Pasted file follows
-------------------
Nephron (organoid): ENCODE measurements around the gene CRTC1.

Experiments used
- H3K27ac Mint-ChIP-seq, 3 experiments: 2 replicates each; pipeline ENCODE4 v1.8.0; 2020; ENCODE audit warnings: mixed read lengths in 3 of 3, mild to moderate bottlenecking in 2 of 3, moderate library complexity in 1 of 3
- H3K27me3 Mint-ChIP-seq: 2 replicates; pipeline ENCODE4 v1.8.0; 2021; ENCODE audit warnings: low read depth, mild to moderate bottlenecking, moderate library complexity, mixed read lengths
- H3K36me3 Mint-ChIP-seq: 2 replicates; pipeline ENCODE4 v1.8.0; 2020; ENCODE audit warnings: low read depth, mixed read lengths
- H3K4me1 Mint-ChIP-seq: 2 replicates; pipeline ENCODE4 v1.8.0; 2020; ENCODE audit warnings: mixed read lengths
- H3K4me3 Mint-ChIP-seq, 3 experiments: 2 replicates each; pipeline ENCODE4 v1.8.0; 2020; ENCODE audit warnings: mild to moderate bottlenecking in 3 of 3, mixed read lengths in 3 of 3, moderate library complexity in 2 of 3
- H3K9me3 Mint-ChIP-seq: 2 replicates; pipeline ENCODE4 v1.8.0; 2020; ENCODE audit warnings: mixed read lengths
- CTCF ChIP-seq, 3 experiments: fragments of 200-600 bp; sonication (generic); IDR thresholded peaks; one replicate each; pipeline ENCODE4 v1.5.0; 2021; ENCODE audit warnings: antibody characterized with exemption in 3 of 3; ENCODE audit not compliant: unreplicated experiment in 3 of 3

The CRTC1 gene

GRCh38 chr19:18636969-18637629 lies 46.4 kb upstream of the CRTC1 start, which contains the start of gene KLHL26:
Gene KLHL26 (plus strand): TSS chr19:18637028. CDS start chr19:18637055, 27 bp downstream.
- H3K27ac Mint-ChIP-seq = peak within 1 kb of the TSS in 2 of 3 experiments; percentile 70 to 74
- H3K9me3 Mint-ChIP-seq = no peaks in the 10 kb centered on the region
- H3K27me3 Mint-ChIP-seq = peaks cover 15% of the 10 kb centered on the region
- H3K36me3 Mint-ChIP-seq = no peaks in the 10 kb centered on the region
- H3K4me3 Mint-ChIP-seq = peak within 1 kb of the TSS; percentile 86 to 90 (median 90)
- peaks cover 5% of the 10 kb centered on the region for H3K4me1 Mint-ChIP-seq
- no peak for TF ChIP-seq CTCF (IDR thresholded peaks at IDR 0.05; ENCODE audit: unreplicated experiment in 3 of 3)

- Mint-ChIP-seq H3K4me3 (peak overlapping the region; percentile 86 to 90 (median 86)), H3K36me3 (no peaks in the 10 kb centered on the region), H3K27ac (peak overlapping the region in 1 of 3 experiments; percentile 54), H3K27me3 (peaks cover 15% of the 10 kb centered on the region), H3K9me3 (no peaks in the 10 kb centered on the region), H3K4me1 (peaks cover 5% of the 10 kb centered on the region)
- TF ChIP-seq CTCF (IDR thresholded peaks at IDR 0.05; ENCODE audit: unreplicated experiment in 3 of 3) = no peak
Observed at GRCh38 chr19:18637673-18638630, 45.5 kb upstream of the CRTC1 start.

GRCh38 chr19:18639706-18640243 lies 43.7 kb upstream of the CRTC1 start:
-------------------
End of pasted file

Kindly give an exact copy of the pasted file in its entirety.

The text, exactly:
Nephron (organoid): ENCODE measurements around the gene CRTC1.

Experiments used
- H3K27ac Mint-ChIP-seq, 3 experiments: 2 replicates each; pipeline ENCODE4 v1.8.0; 2020; ENCODE audit warnings: mixed read lengths in 3 of 3, mild to moderate bottlenecking in 2 of 3, moderate library complexity in 1 of 3
- H3K27me3 Mint-ChIP-seq: 2 replicates; pipeline ENCODE4 v1.8.0; 2021; ENCODE audit warnings: low read depth, mild to moderate bottlenecking, moderate library complexity, mixed read lengths
- H3K36me3 Mint-ChIP-seq: 2 replicates; pipeline ENCODE4 v1.8.0; 2020; ENCODE audit warnings: low read depth, mixed read lengths
- H3K4me1 Mint-ChIP-seq: 2 replicates; pipeline ENCODE4 v1.8.0; 2020; ENCODE audit warnings: mixed read lengths
- H3K4me3 Mint-ChIP-seq, 3 experiments: 2 replicates each; pipeline ENCODE4 v1.8.0; 2020; ENCODE audit warnings: mild to moderate bottlenecking in 3 of 3, mixed read lengths in 3 of 3, moderate library complexity in 2 of 3
- H3K9me3 Mint-ChIP-seq: 2 replicates; pipeline ENCODE4 v1.8.0; 2020; ENCODE audit warnings: mixed read lengths
- CTCF ChIP-seq, 3 experiments: fragments of 200-600 bp; sonication (generic); IDR thresholded peaks; one replicate each; pipeline ENCODE4 v1.5.0; 2021; ENCODE audit warnings: antibody characterized with exemption in 3 of 3; ENCODE audit not compliant: unreplicated experiment in 3 of 3

The CRTC1 gene

GRCh38 chr19:18636969-18637629 lies 46.4 kb upstream of the CRTC1 start, which contains the start of gene KLHL26:
Gene KLHL26 (plus strand): TSS chr19:18637028. CDS start chr19:18637055, 27 bp downstream.
- H3K27ac Mint-ChIP-seq = peak within 1 kb of the TSS in 2 of 3 experiments; percentile 70 to 74
- H3K9me3 Mint-ChIP-seq = no peaks in the 10 kb centered on the region
- H3K27me3 Mint-ChIP-seq = peaks cover 15% of the 10 kb centered on the region
- H3K36me3 Mint-ChIP-seq = no peaks in the 10 kb centered on the region
- H3K4me3 Mint-ChIP-seq = peak within 1 kb of the TSS; percentile 86 to 90 (median 90)
- peaks cover 5% of the 10 kb centered on the region for H3K4me1 Mint-ChIP-seq
- no peak for TF ChIP-seq CTCF (IDR thresholded peaks at IDR 0.05; ENCODE audit: unreplicated experiment in 3 of 3)

- Mint-ChIP-seq H3K4me3 (peak overlapping the region; percentile 86 to 90 (median 86)), H3K36me3 (no peaks in the 10 kb centered on the region), H3K27ac (peak overlapping the region in 1 of 3 experiments; percentile 54), H3K27me3 (peaks cover 15% of the 10 kb centered on the region), H3K9me3 (no peaks in the 10 kb centered on the region), H3K4me1 (peaks cover 5% of the 10 kb centered on the region)
- TF ChIP-seq CTCF (IDR thresholded peaks at IDR 0.05; ENCODE audit: unreplicated experiment in 3 of 3) = no peak
Observed at GRCh38 chr19:18637673-18638630, 45.5 kb upstream of the CRTC1 start.

GRCh38 chr19:18639706-18640243 lies 43.7 kb upstream of the CRTC1 start: